Ecommerce stores are probably the best choices for MongoDB implementations. MongoDB environments can create amazing reports that actually predict customer actions. Companies such as Google use big data to identify what customers are looking for and the ads to display in search for revenue. Reporting and projection analysis are probably the best benefits of MongoDB.

What Do You Need for a Big Data Environment?

When you work with big data, the idea is to store "everything." With older SQL databases, you only stored specific data that followed your business rules. With big data, you capture everything.  It doesn't matter if the data is scrubbed or formatted. This allows you to use any input from users, search engines, or customers. However, you need more storage capacity to store the massive amount of information. If you're looking into a big data solution, make sure you have the storage capacity whether it's in the cloud or local storage devices.

MongoDB works on any operating system, so at least you don't need to worry about your server platform. MongoDB works on Linux, OS X, and Windows. Most programmers work with MongoDB in a Linux environment, but more Windows developers are turning to MongoDB for big data backend solutions. It integrates well with any programming language, so the platform you use to build your websites or applications is irrelevant.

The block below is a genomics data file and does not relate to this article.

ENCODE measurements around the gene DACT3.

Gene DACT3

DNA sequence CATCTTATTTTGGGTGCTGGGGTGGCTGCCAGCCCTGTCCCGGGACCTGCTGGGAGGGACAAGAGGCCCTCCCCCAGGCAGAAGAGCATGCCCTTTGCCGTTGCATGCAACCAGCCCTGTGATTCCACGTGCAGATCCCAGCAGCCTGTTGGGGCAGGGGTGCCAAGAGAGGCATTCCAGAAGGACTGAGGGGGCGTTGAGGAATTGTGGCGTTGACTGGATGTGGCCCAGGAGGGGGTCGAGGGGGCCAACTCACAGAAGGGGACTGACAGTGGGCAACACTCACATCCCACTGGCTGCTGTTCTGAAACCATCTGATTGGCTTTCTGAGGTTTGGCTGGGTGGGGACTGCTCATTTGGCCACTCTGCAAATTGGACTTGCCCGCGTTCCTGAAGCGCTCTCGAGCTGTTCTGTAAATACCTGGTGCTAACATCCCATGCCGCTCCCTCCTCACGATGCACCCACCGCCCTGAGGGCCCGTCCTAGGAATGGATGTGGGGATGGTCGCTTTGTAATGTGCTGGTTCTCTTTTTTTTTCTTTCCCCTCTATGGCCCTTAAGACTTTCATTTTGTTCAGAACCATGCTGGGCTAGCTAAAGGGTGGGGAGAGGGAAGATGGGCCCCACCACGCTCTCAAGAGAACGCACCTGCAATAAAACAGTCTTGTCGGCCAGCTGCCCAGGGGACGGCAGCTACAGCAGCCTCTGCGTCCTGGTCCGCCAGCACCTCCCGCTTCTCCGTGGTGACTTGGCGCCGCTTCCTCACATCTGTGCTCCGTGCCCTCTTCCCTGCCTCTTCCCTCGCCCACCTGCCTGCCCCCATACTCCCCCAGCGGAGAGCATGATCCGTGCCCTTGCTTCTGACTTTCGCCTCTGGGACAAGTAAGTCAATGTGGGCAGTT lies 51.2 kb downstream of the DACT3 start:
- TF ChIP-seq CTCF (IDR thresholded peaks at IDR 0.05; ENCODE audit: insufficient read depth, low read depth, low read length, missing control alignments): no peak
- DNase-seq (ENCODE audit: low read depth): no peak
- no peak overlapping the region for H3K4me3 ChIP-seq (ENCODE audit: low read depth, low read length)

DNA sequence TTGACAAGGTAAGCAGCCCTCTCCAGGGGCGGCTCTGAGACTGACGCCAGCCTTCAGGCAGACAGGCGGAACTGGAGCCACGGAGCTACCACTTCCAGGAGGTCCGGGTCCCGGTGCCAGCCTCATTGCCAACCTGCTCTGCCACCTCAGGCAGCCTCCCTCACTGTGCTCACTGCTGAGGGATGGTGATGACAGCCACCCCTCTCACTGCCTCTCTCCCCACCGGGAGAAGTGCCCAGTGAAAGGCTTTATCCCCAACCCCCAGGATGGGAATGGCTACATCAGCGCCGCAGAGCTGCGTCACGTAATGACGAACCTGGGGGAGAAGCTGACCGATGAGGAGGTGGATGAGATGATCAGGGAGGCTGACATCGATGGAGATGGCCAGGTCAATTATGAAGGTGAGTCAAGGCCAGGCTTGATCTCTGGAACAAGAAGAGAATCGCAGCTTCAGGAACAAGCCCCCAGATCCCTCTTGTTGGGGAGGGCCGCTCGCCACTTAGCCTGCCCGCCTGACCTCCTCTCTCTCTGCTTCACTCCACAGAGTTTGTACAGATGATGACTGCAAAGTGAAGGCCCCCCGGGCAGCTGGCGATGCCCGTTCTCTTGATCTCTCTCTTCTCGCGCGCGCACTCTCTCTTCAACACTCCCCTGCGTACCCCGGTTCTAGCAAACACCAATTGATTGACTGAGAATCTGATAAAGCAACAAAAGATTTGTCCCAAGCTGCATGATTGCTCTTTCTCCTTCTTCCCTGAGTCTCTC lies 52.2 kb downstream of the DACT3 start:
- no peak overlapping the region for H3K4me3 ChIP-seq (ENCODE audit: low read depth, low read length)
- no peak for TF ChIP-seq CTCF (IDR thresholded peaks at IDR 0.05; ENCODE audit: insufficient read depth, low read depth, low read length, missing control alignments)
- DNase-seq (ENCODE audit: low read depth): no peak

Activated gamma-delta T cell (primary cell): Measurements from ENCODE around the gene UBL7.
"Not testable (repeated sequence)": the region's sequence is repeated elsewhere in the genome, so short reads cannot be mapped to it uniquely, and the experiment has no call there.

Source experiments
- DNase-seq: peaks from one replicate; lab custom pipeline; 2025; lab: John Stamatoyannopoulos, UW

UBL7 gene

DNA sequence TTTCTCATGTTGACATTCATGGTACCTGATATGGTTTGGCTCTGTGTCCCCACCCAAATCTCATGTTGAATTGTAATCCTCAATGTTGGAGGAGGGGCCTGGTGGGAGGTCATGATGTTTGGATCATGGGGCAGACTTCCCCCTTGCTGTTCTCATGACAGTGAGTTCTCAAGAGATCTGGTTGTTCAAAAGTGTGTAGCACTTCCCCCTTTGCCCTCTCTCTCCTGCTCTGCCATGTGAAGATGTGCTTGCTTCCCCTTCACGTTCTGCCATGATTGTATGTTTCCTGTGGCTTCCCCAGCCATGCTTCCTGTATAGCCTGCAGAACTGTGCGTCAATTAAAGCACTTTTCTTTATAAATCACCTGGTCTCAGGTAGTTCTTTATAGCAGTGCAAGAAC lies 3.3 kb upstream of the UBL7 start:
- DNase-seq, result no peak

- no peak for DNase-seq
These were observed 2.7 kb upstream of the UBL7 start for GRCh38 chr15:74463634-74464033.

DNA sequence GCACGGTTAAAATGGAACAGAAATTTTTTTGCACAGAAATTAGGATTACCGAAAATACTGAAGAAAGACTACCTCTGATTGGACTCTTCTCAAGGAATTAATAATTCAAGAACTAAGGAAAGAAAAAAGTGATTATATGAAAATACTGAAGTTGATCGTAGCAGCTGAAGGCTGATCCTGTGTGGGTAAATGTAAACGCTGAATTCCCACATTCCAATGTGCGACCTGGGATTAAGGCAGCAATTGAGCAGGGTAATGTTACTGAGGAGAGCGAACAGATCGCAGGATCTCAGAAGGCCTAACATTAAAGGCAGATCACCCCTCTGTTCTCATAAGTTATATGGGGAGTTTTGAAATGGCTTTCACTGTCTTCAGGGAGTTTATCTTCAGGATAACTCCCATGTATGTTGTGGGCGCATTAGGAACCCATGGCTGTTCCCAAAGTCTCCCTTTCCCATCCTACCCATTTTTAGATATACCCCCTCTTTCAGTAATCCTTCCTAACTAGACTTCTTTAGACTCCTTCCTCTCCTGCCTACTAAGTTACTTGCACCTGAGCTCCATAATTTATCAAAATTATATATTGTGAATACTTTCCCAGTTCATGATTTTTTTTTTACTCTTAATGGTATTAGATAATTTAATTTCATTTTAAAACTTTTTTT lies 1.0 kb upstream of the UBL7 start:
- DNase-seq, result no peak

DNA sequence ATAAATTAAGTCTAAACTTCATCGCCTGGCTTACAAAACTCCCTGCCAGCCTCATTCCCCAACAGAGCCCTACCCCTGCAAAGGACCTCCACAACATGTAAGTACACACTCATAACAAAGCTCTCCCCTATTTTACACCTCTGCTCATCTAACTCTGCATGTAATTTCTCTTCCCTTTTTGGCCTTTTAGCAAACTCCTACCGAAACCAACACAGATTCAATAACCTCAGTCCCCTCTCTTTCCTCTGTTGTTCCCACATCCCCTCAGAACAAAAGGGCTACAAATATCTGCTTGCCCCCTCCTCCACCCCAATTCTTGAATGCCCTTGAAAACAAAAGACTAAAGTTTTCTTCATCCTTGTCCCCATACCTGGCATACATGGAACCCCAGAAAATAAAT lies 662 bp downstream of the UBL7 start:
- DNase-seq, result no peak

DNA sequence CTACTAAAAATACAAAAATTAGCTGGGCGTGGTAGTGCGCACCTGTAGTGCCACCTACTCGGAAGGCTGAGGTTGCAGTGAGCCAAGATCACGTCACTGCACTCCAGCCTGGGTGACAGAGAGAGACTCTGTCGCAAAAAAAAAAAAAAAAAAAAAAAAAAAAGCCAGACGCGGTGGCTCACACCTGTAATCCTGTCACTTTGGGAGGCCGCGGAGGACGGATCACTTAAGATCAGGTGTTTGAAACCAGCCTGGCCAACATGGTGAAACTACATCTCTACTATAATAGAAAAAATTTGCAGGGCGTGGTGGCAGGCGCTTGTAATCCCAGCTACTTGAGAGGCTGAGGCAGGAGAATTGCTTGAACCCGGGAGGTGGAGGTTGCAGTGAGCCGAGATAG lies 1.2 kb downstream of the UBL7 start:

Once you have MongoDB set up, you still need the reporting and management tools. MongoDB supports command-line operations, but some developers have created GUI tools that look similar to familiar SQL interfaces. One such GUI interface is MongoVUE. This tool has an interface similar to SQL Server Management Tools where you can add, delete, and edit records without writing NoSQL statements.

For the Coders or First-Time MongoDB Users

Even new coders know a little bit of SQL, so moving to a NoSQL environment requires even some basic knowledge of the language. MongoDB integrates with JavaScript, so JS programmers will probably find it easier to learn than someone with no SQL or JS experience.

First, you should understand that MongoDB stores data as collections. Collections contain the document structures discussed earlier. You can think of collections in a similar way to tables, although the structure is different. Collections are queried for documents just like a table is queried for its records. Let's assume you have a collection called customers. You can insert customer documents into the customer collection using the following code: